DHAKA, Aug 1, 2006 (AFP) – South Asian foreign ministers started a two-day meeting in the Bangladesh capital Tuesday amid gathering clouds over the future of a regional free trade deal. The foreign ministers of the seven South Asian Association for Regional Cooperation (SAARC) nations would try to thrash out a dispute over tariff concessions, Indian foreign secretary (top official) Shyam Saran said.
India has accused Pakistan of jeopardising the South Asian Free Trade Agreement (SAFTA) by failing to implement key tariff reductions for New Delhi.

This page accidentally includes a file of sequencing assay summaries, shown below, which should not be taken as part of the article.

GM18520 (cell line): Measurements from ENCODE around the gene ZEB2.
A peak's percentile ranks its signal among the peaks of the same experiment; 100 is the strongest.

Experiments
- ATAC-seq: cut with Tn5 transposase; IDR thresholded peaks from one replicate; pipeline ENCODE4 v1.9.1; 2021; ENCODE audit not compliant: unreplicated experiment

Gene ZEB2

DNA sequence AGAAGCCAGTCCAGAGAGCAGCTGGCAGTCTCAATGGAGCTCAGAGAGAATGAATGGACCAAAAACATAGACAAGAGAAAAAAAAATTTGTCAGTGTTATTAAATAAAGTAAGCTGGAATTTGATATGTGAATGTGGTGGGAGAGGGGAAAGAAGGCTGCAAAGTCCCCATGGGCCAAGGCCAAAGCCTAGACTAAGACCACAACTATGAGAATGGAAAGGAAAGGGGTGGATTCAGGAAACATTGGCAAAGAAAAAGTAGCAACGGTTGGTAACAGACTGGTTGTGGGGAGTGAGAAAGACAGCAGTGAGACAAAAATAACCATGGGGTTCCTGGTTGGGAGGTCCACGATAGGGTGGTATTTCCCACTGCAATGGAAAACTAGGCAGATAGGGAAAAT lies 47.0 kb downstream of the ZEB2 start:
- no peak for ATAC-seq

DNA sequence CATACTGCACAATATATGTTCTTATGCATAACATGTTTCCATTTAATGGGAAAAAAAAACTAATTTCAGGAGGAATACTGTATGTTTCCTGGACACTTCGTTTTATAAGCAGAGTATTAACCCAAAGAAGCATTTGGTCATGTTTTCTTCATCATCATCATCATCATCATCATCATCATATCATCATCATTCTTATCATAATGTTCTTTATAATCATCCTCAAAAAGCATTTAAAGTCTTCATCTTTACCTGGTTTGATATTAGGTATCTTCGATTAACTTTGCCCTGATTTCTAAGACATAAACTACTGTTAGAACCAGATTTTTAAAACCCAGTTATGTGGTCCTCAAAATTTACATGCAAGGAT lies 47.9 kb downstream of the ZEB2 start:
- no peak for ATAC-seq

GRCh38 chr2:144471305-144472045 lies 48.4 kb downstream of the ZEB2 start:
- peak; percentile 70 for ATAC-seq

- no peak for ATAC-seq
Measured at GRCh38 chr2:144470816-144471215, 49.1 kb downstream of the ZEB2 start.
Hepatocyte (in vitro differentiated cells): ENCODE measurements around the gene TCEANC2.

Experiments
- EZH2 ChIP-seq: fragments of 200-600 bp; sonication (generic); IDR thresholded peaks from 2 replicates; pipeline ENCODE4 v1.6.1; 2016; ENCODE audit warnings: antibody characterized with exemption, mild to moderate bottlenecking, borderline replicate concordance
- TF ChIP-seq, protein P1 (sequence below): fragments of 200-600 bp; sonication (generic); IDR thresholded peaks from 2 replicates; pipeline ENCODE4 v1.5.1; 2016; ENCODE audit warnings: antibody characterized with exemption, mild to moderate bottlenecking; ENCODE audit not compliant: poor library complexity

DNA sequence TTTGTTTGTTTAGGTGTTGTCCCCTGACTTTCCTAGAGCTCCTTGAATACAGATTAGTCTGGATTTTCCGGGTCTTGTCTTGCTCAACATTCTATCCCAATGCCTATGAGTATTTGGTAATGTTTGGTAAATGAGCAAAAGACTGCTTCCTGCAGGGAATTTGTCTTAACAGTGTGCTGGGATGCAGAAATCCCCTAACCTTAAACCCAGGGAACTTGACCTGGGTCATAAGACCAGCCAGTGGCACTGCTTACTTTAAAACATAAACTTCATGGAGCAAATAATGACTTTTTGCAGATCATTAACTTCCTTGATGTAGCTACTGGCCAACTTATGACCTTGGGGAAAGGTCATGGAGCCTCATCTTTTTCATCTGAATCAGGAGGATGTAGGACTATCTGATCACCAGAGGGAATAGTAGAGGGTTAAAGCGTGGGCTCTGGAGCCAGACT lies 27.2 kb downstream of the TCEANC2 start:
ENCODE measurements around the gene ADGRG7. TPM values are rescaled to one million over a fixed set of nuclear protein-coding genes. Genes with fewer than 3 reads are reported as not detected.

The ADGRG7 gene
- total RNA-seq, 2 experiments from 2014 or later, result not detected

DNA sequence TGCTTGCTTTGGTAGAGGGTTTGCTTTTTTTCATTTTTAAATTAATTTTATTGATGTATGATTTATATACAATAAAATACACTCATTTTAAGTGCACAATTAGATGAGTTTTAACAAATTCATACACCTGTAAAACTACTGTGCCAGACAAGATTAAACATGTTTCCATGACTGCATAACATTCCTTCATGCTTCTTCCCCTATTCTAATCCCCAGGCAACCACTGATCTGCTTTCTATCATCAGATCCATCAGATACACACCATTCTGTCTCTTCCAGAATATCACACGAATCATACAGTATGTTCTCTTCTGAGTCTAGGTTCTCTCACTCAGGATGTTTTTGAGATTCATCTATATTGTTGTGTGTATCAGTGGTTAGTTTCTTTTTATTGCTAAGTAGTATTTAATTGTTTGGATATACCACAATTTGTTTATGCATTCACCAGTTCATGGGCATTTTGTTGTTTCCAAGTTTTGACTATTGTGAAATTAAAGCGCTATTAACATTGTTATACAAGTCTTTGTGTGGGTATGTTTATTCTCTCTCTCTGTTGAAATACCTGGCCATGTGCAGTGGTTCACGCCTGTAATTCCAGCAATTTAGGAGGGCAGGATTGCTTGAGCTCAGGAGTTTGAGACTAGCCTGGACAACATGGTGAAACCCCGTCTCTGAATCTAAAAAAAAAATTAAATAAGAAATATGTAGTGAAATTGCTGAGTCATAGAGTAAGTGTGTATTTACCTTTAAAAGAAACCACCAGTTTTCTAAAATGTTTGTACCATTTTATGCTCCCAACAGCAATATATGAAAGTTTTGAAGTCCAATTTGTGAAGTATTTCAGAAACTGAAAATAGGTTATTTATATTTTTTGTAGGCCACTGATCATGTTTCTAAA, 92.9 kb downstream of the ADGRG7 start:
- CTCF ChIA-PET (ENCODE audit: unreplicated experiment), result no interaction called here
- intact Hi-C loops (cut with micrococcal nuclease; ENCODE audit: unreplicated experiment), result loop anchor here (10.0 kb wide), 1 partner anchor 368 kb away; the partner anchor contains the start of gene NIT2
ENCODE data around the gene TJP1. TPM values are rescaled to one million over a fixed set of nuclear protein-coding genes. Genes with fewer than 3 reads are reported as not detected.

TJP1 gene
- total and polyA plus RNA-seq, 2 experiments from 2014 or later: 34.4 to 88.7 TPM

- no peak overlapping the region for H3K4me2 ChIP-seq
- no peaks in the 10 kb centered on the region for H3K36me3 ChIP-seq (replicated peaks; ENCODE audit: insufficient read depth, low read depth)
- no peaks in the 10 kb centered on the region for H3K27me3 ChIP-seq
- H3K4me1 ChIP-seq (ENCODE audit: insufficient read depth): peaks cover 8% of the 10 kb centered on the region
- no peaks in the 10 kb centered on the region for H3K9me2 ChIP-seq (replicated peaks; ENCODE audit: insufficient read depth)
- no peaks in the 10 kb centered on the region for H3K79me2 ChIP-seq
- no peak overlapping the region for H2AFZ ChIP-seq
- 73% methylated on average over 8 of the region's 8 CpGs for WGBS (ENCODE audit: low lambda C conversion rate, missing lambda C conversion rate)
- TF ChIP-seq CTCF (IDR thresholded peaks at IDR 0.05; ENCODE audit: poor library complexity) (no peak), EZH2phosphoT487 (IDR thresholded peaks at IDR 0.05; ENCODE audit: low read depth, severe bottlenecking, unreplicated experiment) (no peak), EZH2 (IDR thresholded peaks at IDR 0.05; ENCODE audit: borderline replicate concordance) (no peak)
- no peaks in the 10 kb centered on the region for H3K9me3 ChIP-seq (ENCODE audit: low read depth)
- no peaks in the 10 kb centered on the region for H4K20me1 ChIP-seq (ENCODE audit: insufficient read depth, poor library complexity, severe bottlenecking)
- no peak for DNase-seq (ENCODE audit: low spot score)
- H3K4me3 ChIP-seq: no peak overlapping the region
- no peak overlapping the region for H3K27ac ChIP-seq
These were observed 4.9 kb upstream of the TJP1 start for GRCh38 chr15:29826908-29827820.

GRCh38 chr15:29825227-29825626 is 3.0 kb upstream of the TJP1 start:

The agreement which went into operation from July 1 was set to create the world’s biggest free trade deal covering 1.4 billion people.
But Pakistan issued a notification early last month limiting the SAFTA tariff concessions to items on an existing bilateral list, said Saran.
“It’s a negation of SAFTA and jeopardised the implementation of the agreement. It affects all contracting parties and questions the future of the agreement,” he told reporters.
Under the deal Pakistan was also to confer on India Most Favoured Nation status but the latest action contradicted the public pronouncements made by its leadership, he added.